The MMR vaccine: why it’s sensible to worry about the way it has been regulated.

02/21/2017 09:53 am ET

Jerome Burne and Sally Beck

I have a confession. I am one of those people who has been radicalised by a preacher of hate; someone in the same league as the cleric with a hook Abu Hamza. At least that is how the Times described those who attended the first UK screening of the documentary Vaxxed (about the dangers of the MMR vaccine) last week.

A large proportion of those present were parents who either believed that a vaccine had damaged a child of theirs or were agonising over whether to vaccinate or not. The preacher of hate was of course Andrew Wakefield, a doctor, who proposed a link between the vaccine and autism via the guts nearly 20 years ago. Since then Wakefield has had his license to practise withdrawn and the link declared disproved; raising the issue of safety has become a sure way to invite abuse as a believer in pseudoscience.

Top medical journal The BMJ took a different view of being critical about vaccines earlier in the month. ‘Many parents of children with developmental disorders who question the role of vaccines have been labelled as “anti-vaxxer”,’ wrote associate editor of journal Peter Doshi. ‘This is a form of attack that stigmatises people for merely asking an open question.

‘It is time to listen to patients’ concerns - seriously and respectfully - not demonise them. While evidence matters, so too do the legitimate concerns of patients.’

Demonising those questioning the safety of the MMR not only creates a damaging gulf between doctors and patients but requires putting a very high level of trust in the ethical standards and truthfulness of both the pharmaceutical industry and its regulatory authorities. A degree of trust I for one am not inclined to grant them.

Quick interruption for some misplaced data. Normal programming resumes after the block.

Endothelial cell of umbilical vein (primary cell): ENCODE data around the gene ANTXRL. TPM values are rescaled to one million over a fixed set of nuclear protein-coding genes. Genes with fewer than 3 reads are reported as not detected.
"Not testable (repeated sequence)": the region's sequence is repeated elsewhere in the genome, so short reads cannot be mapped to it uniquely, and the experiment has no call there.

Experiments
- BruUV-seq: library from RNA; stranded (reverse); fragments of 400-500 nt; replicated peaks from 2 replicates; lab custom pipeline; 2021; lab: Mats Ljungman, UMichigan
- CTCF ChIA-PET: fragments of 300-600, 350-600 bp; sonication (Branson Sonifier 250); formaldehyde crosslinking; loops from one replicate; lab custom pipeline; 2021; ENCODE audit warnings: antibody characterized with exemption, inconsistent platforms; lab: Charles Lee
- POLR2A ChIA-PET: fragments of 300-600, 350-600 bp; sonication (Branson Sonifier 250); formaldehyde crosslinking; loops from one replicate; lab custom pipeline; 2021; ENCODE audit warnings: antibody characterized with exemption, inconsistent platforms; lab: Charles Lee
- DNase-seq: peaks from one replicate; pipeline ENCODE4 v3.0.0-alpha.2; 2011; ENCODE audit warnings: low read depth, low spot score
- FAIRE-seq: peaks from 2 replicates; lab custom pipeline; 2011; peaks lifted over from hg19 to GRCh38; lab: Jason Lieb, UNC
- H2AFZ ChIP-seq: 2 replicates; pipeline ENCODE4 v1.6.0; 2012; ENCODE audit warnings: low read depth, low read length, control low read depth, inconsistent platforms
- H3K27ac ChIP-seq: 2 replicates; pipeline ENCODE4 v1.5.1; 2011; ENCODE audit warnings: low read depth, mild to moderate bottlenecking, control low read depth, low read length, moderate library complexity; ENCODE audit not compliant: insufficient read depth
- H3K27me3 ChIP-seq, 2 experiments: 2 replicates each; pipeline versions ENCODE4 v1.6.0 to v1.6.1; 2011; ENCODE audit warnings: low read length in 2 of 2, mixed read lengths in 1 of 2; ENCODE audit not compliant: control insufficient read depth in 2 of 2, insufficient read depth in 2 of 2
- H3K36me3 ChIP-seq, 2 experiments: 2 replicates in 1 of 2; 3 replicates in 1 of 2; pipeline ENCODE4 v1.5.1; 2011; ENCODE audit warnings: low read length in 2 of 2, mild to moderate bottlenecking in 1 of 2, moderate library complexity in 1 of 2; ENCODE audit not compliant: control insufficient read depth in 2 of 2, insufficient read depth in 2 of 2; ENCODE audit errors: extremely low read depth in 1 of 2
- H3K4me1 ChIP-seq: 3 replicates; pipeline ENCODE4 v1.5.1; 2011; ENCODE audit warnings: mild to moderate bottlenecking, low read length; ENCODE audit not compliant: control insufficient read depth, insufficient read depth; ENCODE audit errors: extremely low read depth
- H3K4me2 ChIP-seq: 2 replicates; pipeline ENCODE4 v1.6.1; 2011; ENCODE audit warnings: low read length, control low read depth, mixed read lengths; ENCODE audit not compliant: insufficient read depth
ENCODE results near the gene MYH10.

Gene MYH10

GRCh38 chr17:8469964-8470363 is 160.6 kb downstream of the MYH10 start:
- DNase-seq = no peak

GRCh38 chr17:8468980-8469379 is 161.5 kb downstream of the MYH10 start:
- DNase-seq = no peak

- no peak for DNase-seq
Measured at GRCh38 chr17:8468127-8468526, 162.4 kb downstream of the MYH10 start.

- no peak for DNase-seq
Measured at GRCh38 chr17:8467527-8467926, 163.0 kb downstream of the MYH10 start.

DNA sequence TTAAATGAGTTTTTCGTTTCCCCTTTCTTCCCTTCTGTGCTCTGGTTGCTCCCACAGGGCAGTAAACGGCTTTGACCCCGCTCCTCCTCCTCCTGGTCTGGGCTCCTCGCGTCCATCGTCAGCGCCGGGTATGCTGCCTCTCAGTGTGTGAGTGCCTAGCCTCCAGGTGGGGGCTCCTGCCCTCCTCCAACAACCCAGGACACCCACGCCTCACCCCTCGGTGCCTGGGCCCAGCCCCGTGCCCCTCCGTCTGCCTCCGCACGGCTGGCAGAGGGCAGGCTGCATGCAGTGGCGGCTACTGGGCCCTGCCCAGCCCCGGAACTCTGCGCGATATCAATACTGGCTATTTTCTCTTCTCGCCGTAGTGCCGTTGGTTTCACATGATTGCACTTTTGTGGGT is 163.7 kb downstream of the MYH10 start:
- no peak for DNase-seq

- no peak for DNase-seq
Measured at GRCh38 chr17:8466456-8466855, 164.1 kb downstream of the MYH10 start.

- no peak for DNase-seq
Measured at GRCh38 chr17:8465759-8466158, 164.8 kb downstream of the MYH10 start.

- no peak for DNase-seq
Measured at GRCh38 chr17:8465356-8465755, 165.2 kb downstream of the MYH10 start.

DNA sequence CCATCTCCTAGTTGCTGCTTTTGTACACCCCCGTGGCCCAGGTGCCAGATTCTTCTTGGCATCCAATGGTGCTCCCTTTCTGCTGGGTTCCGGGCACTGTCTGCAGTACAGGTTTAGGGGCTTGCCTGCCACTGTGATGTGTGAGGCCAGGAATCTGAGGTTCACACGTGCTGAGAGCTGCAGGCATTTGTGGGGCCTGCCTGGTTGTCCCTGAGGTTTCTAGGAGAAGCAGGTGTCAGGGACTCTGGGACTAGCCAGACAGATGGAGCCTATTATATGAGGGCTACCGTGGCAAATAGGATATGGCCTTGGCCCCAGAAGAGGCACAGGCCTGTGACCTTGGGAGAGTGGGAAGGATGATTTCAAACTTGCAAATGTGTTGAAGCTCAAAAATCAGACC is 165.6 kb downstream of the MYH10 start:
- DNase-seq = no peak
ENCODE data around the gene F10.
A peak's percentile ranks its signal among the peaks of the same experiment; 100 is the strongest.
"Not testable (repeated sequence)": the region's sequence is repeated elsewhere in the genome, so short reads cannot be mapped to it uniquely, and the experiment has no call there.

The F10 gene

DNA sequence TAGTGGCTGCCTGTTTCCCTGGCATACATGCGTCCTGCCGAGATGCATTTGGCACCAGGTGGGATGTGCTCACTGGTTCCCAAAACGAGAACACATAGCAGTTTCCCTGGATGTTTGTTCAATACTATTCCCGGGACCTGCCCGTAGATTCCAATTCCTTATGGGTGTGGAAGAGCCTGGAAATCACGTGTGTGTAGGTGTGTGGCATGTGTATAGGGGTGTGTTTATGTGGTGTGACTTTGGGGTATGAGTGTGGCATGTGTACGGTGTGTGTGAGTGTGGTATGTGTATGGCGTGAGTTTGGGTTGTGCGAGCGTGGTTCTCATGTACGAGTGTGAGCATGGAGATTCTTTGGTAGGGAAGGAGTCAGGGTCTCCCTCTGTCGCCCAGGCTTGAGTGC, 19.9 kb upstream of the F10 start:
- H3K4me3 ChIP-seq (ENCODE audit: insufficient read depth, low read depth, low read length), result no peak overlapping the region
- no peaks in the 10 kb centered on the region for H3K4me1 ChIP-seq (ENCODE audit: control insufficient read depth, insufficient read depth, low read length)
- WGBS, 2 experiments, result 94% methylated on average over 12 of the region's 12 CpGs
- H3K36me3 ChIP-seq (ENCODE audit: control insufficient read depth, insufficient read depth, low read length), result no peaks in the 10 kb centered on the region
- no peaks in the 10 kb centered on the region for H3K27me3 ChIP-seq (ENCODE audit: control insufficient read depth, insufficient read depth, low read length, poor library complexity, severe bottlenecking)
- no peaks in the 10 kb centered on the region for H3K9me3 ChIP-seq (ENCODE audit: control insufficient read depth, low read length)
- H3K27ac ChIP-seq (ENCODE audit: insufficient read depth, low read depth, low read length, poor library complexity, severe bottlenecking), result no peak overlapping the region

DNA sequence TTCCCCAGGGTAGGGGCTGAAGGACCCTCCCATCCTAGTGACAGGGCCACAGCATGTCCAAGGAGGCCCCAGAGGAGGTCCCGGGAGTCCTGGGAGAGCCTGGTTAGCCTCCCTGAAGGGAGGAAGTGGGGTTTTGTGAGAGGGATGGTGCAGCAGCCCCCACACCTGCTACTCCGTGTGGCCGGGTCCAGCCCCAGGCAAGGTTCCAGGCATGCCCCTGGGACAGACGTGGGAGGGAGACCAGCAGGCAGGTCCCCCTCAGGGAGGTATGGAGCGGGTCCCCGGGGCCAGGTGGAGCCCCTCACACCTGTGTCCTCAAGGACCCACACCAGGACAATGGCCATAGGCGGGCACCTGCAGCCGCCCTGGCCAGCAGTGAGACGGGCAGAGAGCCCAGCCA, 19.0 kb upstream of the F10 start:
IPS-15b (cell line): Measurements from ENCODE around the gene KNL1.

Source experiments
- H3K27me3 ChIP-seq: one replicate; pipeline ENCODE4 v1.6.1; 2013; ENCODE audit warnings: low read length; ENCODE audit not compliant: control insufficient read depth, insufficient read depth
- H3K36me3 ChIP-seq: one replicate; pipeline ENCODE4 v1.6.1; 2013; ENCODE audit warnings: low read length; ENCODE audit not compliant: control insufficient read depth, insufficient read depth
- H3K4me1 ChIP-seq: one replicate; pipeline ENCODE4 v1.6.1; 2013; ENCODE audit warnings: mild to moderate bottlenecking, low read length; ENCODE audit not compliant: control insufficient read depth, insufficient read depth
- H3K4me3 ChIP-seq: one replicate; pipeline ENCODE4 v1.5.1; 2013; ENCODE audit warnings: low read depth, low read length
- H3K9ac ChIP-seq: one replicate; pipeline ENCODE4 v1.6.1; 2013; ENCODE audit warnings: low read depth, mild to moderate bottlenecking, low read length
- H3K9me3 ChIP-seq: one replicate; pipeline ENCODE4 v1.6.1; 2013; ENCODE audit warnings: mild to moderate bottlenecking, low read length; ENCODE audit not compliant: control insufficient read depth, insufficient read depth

I have been writing about drugs – especially widely-used blockbusters - for over 20 years and the situation with the MMR vaccine is all too familiar. A best-selling drug is claimed by the company involved to be safe and effective; angry groups of patients post details of damaging side effects on line; the company repeatedly denies any problems and points to large studies showing all is well; patients’ claims dismissed as anecdotes.

This is what happened with anti-depressant SSRIs and children; the reports were of suicide and addiction. In 2002 a Panorama programme revealed that not only were studies showing a raised risk of suicide being hidden but that the problems with withdrawal were widely recognised within the industry.

There have been many similar cases, such as one involving a stroke drug and another with an anti-inflammatory; large scale studies which ‘proved’ safety were subsequently shown to be highly misleading or fraudulent. There is a large literature on this which anyone rushing to the defence of vaccines by claiming trials have shown all is well should be aware of.